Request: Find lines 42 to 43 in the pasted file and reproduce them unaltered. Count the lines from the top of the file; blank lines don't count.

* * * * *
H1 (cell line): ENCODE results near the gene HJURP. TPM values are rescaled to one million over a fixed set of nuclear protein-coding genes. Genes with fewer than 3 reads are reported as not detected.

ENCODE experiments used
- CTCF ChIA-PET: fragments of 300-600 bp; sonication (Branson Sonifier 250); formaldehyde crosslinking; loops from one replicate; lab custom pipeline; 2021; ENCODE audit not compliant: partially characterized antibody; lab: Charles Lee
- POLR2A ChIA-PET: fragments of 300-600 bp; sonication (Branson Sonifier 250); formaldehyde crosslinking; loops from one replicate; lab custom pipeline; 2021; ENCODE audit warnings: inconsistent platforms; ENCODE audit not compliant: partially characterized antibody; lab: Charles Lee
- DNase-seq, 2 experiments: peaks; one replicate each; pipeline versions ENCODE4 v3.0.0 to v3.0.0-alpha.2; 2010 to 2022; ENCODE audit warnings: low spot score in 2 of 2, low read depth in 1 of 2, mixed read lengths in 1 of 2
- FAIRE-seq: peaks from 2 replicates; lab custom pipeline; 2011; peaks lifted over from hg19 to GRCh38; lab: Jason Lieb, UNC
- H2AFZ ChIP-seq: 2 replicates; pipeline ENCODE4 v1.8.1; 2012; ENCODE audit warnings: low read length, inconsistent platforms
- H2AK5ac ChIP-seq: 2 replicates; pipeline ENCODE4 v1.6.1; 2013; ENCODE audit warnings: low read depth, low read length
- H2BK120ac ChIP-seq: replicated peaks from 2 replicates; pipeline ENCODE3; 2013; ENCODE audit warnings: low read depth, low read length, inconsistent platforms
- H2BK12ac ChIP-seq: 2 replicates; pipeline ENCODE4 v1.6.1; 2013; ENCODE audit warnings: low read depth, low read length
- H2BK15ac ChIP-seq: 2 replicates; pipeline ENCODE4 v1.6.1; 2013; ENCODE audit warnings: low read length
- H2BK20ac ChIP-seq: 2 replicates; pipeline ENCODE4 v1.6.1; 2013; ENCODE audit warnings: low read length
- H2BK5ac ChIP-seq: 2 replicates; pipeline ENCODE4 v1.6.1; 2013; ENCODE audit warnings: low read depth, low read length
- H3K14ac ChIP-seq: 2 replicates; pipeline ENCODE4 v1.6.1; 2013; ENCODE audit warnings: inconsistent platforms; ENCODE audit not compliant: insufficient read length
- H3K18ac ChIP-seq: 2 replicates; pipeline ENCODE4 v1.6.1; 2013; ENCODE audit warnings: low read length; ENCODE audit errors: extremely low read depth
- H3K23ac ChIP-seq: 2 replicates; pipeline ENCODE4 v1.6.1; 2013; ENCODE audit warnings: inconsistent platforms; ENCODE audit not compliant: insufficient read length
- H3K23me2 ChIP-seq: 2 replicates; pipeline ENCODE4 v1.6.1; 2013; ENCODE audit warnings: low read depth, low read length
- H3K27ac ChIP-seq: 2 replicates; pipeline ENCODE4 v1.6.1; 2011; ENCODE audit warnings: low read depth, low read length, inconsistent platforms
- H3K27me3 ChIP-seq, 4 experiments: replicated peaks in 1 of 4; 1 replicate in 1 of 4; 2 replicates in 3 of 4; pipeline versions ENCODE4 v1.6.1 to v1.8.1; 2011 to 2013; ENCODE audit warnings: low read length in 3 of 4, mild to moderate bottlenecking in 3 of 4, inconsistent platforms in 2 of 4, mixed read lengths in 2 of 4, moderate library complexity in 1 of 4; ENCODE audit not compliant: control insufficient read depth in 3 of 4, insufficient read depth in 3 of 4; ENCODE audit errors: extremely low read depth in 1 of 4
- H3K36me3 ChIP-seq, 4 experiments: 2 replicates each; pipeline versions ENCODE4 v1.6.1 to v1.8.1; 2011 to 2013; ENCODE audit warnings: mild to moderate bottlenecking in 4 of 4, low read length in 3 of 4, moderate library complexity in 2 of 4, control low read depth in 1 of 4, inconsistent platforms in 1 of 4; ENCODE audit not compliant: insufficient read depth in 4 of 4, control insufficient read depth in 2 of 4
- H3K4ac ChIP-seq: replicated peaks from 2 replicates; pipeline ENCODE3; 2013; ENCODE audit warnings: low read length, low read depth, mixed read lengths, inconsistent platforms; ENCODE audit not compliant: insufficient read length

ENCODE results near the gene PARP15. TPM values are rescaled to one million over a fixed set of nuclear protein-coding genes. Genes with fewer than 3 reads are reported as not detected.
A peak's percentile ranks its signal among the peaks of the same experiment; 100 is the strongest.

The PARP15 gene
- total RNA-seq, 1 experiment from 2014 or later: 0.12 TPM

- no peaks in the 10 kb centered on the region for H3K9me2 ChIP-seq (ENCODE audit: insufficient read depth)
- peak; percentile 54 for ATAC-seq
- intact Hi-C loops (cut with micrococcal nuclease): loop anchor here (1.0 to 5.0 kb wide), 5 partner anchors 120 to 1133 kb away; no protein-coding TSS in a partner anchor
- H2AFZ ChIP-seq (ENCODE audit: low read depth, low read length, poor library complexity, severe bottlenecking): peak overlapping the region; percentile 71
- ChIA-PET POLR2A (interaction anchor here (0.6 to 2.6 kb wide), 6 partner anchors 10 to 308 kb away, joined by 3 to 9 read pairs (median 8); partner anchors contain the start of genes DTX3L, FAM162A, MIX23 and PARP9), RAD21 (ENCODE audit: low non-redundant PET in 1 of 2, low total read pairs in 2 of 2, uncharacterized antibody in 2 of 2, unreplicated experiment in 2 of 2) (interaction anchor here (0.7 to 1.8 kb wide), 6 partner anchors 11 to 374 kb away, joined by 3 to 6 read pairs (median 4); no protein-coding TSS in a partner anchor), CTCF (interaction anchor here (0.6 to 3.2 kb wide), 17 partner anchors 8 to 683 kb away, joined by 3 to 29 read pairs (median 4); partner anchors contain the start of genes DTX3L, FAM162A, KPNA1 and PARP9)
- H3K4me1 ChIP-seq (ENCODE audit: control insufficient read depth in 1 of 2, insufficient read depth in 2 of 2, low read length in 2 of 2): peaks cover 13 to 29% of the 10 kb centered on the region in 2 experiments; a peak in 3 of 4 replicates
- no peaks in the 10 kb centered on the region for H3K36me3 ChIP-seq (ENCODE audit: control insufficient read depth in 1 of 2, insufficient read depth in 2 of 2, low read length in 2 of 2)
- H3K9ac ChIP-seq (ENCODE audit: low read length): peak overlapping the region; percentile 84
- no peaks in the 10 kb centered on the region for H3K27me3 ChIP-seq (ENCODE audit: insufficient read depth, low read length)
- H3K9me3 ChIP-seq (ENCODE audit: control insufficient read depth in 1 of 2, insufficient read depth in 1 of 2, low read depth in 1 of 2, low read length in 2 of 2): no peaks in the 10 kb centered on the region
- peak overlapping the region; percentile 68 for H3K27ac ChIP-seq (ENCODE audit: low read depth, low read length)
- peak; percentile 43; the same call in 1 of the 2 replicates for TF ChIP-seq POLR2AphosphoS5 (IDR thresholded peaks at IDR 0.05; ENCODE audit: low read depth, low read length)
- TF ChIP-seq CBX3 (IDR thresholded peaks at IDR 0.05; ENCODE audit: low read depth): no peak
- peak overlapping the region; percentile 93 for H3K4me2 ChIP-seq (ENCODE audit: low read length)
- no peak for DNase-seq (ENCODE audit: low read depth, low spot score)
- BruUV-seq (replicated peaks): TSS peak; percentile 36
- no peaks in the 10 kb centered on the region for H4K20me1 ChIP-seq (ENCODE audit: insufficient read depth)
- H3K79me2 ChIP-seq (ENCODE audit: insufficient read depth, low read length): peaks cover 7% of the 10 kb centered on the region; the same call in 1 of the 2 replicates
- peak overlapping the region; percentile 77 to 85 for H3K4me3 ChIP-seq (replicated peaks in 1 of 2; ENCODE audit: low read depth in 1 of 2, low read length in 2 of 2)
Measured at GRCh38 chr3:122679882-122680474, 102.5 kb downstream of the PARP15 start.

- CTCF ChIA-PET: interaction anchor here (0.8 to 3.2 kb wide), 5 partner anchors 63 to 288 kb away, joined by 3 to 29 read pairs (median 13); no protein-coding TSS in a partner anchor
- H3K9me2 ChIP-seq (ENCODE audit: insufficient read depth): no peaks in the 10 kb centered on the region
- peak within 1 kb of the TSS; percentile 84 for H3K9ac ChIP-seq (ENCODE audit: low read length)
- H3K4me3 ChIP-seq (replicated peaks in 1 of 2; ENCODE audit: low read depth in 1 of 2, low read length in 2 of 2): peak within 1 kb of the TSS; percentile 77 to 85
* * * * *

- no peaks in the 10 kb centered on the region for H4K20me1 ChIP-seq (ENCODE audit: insufficient read depth)
- H3K79me2 ChIP-seq (ENCODE audit: insufficient read depth, low read length): peaks cover 7% of the 10 kb centered on the region; the same call in 1 of the 2 replicates